The view across the Valley of the Great Salt Lake, out of the Union Heights Office Tower windows, was changing constantly.
“I can hardly see downtown,” Heather Bollinger said as she looked out from her seat at the conference table.
Heather, Crystal Shelley and I looked out at dark clouds with an underlying skirt of mist roll through the valley as our meeting progressed. And soon, we could see small drops of rain begin to randomly mark the large glass windowpanes in front of us. But alternating streams of sunshine also created highlights and guided our eyes to drink in streams of hope. It was as if we were seated in life’s classroom on a Friday afternoon, during a dynamic display of nature.
We took note of nature’s majesty outside the windows. Then my gaze left the streaks of clouds, mist and sunshine and was drawn to Crystal’s bright smile. It held my eyes and captured my breath, right up to the end of our work together, before I stepped out of the conference room.
After a few steps out of the room, I hesitated, and then retraced my path back into the room where Crystal was tidying up.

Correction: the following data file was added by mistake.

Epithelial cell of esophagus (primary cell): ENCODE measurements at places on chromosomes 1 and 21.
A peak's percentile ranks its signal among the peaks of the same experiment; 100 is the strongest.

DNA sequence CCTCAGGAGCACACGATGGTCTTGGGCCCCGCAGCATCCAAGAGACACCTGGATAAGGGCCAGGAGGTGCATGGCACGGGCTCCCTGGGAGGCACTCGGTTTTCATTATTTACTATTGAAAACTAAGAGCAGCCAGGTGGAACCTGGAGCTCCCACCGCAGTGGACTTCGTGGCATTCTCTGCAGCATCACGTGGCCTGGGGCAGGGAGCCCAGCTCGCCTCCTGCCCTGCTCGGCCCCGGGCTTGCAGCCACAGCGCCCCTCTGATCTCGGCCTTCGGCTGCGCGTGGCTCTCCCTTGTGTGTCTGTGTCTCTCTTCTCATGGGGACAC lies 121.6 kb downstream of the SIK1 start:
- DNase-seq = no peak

“I’m so glad you’ve found your smile again,” I said.
“Thanks!” She beamed back. “I had a little rough patch for a while.”
“It’s so beautiful and I just wanted you to know I’m happy for you!”
I finished, and walked back through the reception area to go to other late afternoon and evening appointments.
By the time I entered my car and began to drive west on Interstate 215, there was no streaming light at all. The sun’s smile had been completely blotted out. There were no small drops of water randomly marking the windshield directly in front of me. I was driving in a torrent; a torrent that slowed traffic to a slow crawl, through what I can only describe as the 215 Ribbon of River.
I motored carefully through the water west and then south through the teeth of the storm. Then, the rain and wind abruptly stopped and the freeway was again a dryer, Ribbon of Concrete. The front of the storm had passed and the view of the Valley of the Great Salt Lake had changed again.
I looked in my rearview mirror and saw dark clouds with an underlying skirt of rain rolling on through the valley behind me. I looked forward, through my windshield, and saw streams of sunshine glistening.
“It’s just like Crystal’s smile,” I whispered in awe.
I continued to drive, drawn toward the brightness of nature’s smile as its beauty held my eyes and captured my breath until the end of my journey. Yes, I had hit a little rough patch, and I was fortunate to have had my day brightened by sunshine and Crystal’s found again, brilliant smile.
Lynn Butterfield lives in Erda and is a managing broker for a real estate company.